Lawyers for the State said there was no flaw in the original decision taken to acquire Paddy McKillen's loans, even though it was taken before NAMA was officially established on December 21 last year.

The court has heard that the decision was taken on December 11 and 14 by members of the National Treasury management Agency, who subsequently became members of the board of NAMA.

Mr McKillen's lawyers argue that this decision was not properly confirmed and is null and void.

Senior Counsel Maurice Collins said the decision was taken to acquire Mr McKillen's loans, and many others, so that NAMA would be able to hit the ground running, ready to process a body of work. This was because of the extreme urgency of NAMA's purpose.

But he was asked by the judges if what was done was lawful.

Mr Collins said the decision was part of the preparatory work for NAMA and was subsequently adopted by the board of NAMA on December 23. He said the decision on December 11 and 14 did not have any effect on anyone. The decision was part of an ongoing process, he added.

Mr Justice Peter Kelly said it was not difficult to imagine the pressure that people were under, but the question was, was what was done lawful.

Mr Justice Nicholas Kearns said what was being said was that NAMA took off on the road to acquiring the loans before the starter had fired the pistol.

Mr Justice Frank Clarke asked why a formal decision had not been taken after December 21. He said the information could have been accumulated beforehand and the decision taken formally at the December 23 board meeting.

Court hears of letter from Fine Gael Senator

Earlier, the Commercial Court had been told that a letter, written by Fine Gael Senator Eugene Regan to the European Commission, seeking clarification of the Commission's decision approving NAMA appeared to have been written at the instigation of property developer Paddy McKillen and his companies.

Mr McKillen is challenging the transfer of his bank loans into the National Asset Management Agency. He says his loans are performing loans and the transfer of the loans will have an adverse effect on his 35 year old business.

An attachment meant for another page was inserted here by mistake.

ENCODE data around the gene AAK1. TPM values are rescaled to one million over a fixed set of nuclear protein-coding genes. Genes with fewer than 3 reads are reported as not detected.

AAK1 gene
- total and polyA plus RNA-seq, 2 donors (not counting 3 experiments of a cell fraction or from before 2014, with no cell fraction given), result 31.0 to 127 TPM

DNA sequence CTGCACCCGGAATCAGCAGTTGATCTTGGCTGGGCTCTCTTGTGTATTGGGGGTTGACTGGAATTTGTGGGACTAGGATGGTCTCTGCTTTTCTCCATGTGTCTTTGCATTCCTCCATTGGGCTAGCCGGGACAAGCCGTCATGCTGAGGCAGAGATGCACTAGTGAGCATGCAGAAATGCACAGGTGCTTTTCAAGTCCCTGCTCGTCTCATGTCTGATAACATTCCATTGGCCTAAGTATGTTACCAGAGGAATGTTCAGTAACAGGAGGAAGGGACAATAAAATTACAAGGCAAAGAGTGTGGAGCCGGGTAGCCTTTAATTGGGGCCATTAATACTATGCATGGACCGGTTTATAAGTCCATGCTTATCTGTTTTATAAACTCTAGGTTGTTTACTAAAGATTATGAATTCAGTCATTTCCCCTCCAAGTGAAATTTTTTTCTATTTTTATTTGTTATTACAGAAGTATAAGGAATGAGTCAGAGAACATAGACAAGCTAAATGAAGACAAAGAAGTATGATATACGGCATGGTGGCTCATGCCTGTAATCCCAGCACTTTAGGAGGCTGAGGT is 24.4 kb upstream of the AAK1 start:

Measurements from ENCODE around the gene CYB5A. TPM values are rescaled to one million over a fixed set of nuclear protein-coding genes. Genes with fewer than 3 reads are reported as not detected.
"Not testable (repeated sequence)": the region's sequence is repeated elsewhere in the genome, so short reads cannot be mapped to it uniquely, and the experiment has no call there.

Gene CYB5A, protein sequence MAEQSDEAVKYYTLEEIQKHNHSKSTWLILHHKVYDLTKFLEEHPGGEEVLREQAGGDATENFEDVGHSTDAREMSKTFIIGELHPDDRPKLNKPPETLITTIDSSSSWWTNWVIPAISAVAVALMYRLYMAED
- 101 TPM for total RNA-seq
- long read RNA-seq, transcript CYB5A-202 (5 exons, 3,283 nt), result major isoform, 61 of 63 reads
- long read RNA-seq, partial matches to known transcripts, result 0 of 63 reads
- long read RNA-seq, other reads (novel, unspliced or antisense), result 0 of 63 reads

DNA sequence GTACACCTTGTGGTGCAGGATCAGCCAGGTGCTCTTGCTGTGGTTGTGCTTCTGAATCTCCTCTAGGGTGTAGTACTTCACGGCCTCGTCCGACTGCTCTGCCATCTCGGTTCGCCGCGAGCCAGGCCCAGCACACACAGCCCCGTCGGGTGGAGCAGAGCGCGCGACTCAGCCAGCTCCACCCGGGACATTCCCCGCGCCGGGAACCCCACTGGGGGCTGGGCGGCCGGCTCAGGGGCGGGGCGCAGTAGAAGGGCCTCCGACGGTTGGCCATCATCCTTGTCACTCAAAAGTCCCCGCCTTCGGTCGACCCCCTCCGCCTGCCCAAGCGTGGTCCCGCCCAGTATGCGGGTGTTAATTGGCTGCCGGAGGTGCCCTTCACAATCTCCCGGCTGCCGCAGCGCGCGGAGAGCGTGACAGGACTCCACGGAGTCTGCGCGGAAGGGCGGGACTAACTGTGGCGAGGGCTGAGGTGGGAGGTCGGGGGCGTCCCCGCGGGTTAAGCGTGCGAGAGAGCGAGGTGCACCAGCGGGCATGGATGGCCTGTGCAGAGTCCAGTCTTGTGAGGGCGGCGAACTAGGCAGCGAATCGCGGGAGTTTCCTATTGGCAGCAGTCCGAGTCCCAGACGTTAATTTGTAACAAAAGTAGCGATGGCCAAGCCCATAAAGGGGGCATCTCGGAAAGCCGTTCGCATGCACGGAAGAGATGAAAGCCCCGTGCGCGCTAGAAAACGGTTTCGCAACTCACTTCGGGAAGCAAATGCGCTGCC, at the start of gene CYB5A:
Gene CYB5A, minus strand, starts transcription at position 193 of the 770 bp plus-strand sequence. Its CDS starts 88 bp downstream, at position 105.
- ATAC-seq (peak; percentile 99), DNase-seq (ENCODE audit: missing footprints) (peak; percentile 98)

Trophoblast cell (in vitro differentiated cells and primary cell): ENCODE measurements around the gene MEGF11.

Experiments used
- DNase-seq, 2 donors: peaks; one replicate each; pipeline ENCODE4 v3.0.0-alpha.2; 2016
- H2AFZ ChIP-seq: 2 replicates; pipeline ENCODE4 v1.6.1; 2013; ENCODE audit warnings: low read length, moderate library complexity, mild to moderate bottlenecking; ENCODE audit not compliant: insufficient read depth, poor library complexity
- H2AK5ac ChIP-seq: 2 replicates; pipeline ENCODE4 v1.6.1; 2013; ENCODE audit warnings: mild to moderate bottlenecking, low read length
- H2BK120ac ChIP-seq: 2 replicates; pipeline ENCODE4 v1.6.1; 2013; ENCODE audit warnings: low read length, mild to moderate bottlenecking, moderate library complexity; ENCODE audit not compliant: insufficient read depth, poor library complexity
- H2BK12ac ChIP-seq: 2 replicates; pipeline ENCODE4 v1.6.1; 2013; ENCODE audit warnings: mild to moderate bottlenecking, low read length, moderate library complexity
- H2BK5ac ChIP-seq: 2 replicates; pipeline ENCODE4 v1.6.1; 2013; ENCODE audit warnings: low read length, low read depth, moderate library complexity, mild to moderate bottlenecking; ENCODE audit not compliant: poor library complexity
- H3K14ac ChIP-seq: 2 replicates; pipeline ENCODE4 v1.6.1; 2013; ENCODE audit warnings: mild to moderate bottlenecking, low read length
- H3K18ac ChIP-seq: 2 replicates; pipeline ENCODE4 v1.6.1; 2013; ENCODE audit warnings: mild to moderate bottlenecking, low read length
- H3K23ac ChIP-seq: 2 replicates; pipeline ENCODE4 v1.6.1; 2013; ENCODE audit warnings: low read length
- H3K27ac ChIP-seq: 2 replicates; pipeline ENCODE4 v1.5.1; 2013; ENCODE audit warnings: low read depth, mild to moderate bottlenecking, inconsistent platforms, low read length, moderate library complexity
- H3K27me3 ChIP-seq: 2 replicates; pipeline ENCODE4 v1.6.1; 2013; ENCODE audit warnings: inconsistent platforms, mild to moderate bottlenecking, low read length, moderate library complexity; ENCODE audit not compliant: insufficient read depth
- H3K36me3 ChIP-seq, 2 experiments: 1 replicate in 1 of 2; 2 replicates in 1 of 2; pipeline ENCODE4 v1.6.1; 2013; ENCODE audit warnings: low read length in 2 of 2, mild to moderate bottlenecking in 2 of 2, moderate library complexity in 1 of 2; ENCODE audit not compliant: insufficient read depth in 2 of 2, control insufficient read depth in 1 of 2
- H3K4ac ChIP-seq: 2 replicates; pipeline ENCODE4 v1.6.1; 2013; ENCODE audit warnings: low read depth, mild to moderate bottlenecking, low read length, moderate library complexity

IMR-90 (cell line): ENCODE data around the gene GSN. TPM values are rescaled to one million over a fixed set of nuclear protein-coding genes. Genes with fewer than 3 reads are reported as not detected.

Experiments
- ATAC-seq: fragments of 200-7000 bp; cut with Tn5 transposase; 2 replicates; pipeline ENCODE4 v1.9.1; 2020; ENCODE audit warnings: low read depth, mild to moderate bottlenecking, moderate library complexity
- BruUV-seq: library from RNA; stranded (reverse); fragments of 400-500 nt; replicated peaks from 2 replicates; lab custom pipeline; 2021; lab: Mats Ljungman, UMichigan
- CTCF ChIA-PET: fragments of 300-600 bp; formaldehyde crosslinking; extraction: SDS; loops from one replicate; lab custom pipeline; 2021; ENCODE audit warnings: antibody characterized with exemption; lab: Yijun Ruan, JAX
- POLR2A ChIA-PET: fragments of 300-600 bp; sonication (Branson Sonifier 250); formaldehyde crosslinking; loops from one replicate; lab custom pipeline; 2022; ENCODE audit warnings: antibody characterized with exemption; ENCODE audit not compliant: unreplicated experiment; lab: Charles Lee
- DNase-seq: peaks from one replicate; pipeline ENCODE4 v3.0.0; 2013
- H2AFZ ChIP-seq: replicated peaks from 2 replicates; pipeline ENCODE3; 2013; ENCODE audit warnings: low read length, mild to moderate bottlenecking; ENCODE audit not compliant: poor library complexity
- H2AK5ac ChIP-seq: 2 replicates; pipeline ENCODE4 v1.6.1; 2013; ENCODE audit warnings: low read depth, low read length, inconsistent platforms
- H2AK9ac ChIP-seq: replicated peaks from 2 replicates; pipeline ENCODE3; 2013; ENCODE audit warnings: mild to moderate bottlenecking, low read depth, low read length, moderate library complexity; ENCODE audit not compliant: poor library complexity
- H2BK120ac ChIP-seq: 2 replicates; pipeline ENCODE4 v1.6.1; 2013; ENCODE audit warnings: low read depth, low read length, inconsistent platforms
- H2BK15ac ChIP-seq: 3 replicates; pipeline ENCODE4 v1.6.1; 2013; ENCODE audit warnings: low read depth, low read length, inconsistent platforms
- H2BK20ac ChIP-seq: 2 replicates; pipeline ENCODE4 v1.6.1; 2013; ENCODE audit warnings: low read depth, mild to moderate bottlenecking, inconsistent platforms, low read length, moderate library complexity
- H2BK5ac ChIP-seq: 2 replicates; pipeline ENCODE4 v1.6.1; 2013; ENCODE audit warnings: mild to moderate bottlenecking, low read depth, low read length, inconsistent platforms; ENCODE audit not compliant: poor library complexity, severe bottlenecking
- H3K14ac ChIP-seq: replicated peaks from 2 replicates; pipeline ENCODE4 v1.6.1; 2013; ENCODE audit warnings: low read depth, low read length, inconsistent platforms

Lawyers for NAMA said the European Commission's decision approving NAMA as a form of permissible state aid for financial institutions was very clear.

Senior Counsel Maurice Collins said that Mr McKillen's lawyers were arguing that the European Commission's decision meant that only impaired borrowers could be taken into NAMA.

He said it was remarkable that this argument was being based not primarily on the decision but on private correspondence between Senator Regan and a European Commission official after the decision had been made.

Mr Collins said there was no explanation as to how Senator Regan's letter had come to be written or how it had found its way into the possession of Mr McKillen and his companies. He said it now appeared that the letter had been written at least at the instigation of Mr McKillen and his companies.

He said the correspondence between Senator Regan and the Commission had no legal status and was inadmissible and irrelevant.

He said no official of the Commission, no matter how senior, could speak for the Commission.

Mr Collins said it was an incredible proposition to say that the European Commission did not understand the NAMA legislation despite analysing it carefully. Or that it did understand it but failed to make its objection clear to the transfer of non-impaired borrowers into NAMA and that a letter sent seven months after the Commission's decision by an individual officer of an individual directorate was an expression of the Commission's decision.

Earlier, Senior Counsel Bryan Murray said the 'relevant considerations' which Mr McKillen's lawyers said NAMA should have taken into account before deciding to transfer the loans, were not in the legislation.

High Court President Mr Justice Nicholas Kearns said a key issue for the Court to decide would be whether the discretion in the legislation allowing NAMA to transfer such eligible bank assets 'as appropriate' was confined to NAMA or whether there was a discretion in the legislation in favour of borrowers - meaning that NAMA had to take into account considerations about a borrowers' loans before making the decision to transfer them.

The case is now expected to finish tomorrow. The state is expected to finish its submissions today. Lawyers for Mr McKillen are expected to reply to those submissions tomorrow and the judges will then begin considering their decision.